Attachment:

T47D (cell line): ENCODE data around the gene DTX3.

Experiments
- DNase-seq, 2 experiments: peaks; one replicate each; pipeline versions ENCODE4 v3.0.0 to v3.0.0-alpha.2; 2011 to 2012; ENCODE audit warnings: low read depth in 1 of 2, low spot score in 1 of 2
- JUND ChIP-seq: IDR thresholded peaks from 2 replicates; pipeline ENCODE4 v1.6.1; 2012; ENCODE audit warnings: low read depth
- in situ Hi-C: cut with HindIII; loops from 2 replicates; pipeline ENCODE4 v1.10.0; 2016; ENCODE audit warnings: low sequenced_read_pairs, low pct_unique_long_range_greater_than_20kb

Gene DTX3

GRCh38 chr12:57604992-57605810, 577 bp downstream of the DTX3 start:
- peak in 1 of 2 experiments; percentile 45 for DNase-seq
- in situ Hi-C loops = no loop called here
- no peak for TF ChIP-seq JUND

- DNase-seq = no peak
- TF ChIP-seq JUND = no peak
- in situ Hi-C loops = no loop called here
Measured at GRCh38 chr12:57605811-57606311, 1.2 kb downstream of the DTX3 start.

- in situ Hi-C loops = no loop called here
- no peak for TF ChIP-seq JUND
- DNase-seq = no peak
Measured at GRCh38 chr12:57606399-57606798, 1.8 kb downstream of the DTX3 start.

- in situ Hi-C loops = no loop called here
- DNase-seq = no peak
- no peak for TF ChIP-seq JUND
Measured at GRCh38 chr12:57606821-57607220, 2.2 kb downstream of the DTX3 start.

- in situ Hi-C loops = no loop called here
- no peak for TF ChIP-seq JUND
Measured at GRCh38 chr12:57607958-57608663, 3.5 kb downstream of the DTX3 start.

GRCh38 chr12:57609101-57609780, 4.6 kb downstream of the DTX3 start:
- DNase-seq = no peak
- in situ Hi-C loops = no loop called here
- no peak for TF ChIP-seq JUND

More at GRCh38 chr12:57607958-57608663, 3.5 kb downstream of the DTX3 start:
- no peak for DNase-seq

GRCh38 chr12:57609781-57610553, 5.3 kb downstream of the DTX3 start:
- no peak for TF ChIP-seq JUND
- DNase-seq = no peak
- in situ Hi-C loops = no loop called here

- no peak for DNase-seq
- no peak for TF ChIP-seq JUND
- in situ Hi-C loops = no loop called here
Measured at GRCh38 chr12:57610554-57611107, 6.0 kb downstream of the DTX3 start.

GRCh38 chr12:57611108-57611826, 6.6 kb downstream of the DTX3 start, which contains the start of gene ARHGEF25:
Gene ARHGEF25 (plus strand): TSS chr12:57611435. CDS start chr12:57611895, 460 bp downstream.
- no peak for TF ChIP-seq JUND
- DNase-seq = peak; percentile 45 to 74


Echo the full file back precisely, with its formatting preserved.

T47D (cell line): ENCODE data around the gene DTX3.

Experiments
- DNase-seq, 2 experiments: peaks; one replicate each; pipeline versions ENCODE4 v3.0.0 to v3.0.0-alpha.2; 2011 to 2012; ENCODE audit warnings: low read depth in 1 of 2, low spot score in 1 of 2
- JUND ChIP-seq: IDR thresholded peaks from 2 replicates; pipeline ENCODE4 v1.6.1; 2012; ENCODE audit warnings: low read depth
- in situ Hi-C: cut with HindIII; loops from 2 replicates; pipeline ENCODE4 v1.10.0; 2016; ENCODE audit warnings: low sequenced_read_pairs, low pct_unique_long_range_greater_than_20kb

Gene DTX3

GRCh38 chr12:57604992-57605810, 577 bp downstream of the DTX3 start:
- peak in 1 of 2 experiments; percentile 45 for DNase-seq
- in situ Hi-C loops = no loop called here
- no peak for TF ChIP-seq JUND

- DNase-seq = no peak
- TF ChIP-seq JUND = no peak
- in situ Hi-C loops = no loop called here
Measured at GRCh38 chr12:57605811-57606311, 1.2 kb downstream of the DTX3 start.

- in situ Hi-C loops = no loop called here
- no peak for TF ChIP-seq JUND
- DNase-seq = no peak
Measured at GRCh38 chr12:57606399-57606798, 1.8 kb downstream of the DTX3 start.

- in situ Hi-C loops = no loop called here
- DNase-seq = no peak
- no peak for TF ChIP-seq JUND
Measured at GRCh38 chr12:57606821-57607220, 2.2 kb downstream of the DTX3 start.

- in situ Hi-C loops = no loop called here
- no peak for TF ChIP-seq JUND
Measured at GRCh38 chr12:57607958-57608663, 3.5 kb downstream of the DTX3 start.

GRCh38 chr12:57609101-57609780, 4.6 kb downstream of the DTX3 start:
- DNase-seq = no peak
- in situ Hi-C loops = no loop called here
- no peak for TF ChIP-seq JUND

More at GRCh38 chr12:57607958-57608663, 3.5 kb downstream of the DTX3 start:
- no peak for DNase-seq

GRCh38 chr12:57609781-57610553, 5.3 kb downstream of the DTX3 start:
- no peak for TF ChIP-seq JUND
- DNase-seq = no peak
- in situ Hi-C loops = no loop called here

- no peak for DNase-seq
- no peak for TF ChIP-seq JUND
- in situ Hi-C loops = no loop called here
Measured at GRCh38 chr12:57610554-57611107, 6.0 kb downstream of the DTX3 start.

GRCh38 chr12:57611108-57611826, 6.6 kb downstream of the DTX3 start, which contains the start of gene ARHGEF25:
Gene ARHGEF25 (plus strand): TSS chr12:57611435. CDS start chr12:57611895, 460 bp downstream.
- no peak for TF ChIP-seq JUND
- DNase-seq = peak; percentile 45 to 74